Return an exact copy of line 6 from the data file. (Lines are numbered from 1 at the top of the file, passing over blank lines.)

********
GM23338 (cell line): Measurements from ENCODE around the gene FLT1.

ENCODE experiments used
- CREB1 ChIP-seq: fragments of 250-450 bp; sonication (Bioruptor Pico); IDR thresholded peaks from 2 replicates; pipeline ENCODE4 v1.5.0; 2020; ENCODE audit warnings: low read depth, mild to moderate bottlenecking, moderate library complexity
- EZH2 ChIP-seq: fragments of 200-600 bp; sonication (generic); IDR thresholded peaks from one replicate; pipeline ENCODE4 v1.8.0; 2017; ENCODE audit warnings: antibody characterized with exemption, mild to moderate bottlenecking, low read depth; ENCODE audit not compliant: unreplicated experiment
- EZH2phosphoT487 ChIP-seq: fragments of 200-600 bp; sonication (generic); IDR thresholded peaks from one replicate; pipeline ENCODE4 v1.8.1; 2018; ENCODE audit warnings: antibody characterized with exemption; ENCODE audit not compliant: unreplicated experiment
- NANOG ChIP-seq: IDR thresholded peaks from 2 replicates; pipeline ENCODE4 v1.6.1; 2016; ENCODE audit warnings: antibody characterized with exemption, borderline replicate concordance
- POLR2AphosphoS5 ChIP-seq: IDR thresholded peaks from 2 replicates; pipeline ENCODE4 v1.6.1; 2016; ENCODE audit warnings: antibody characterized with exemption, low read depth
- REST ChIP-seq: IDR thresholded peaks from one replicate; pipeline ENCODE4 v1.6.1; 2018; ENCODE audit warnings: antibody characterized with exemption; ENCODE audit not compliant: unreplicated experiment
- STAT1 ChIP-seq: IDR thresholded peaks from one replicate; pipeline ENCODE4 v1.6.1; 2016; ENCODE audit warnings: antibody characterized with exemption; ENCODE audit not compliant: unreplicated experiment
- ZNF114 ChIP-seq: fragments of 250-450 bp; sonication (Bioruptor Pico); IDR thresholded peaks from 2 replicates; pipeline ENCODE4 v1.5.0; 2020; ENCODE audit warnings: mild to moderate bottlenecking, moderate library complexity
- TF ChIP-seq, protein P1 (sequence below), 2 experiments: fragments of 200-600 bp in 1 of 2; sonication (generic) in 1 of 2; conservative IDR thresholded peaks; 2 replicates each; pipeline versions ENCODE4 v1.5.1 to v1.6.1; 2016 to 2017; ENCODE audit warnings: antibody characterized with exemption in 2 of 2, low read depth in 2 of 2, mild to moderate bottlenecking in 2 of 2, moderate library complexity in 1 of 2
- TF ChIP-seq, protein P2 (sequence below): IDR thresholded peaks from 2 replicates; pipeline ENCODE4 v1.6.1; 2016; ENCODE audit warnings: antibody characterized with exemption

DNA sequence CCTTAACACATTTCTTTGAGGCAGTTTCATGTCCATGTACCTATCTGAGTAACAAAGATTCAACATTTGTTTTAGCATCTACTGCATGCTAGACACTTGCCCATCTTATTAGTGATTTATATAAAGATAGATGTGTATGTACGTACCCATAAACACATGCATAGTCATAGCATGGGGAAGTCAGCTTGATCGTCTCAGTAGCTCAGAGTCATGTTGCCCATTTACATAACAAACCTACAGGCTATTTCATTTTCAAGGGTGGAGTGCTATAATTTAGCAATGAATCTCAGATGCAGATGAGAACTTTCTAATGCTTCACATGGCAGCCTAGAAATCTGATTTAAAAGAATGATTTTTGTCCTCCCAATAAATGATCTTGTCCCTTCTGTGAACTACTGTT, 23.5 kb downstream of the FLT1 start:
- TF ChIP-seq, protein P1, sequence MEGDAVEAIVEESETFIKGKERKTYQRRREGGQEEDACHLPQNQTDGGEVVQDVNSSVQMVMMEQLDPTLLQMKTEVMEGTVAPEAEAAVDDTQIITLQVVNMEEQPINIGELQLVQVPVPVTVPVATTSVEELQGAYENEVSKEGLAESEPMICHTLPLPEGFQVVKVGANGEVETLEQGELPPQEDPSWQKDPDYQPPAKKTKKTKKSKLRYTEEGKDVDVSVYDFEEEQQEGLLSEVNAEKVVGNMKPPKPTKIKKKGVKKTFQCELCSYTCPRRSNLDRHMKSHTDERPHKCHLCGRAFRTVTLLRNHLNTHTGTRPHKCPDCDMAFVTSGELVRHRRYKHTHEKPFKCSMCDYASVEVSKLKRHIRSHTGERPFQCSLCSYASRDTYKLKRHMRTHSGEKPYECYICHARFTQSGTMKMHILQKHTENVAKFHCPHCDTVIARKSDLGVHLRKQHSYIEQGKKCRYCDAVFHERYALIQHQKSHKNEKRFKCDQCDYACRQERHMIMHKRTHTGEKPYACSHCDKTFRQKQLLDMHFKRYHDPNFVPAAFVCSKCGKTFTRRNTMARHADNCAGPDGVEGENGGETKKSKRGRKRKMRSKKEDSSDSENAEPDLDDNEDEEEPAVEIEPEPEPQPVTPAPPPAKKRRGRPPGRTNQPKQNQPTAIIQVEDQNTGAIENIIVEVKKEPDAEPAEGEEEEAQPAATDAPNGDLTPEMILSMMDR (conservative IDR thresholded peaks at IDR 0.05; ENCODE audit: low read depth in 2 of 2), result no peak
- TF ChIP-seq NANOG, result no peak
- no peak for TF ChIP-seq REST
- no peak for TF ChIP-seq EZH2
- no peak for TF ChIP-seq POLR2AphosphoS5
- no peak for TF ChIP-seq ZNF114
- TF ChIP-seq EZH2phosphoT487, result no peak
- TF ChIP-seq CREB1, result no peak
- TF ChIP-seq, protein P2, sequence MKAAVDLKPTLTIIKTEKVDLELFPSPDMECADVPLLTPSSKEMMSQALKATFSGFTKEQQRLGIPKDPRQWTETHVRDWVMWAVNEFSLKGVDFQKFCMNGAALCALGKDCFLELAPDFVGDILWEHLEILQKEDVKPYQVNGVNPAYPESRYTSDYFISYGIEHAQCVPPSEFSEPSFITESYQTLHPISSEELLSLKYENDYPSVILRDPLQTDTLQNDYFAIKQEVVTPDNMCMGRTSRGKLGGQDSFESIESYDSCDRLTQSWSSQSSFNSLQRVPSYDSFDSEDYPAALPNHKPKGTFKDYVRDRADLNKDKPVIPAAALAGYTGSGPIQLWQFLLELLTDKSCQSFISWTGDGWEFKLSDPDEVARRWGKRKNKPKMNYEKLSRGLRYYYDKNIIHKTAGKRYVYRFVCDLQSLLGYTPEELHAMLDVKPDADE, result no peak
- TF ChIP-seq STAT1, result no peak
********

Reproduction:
- NANOG ChIP-seq: IDR thresholded peaks from 2 replicates; pipeline ENCODE4 v1.6.1; 2016; ENCODE audit warnings: antibody characterized with exemption, borderline replicate concordance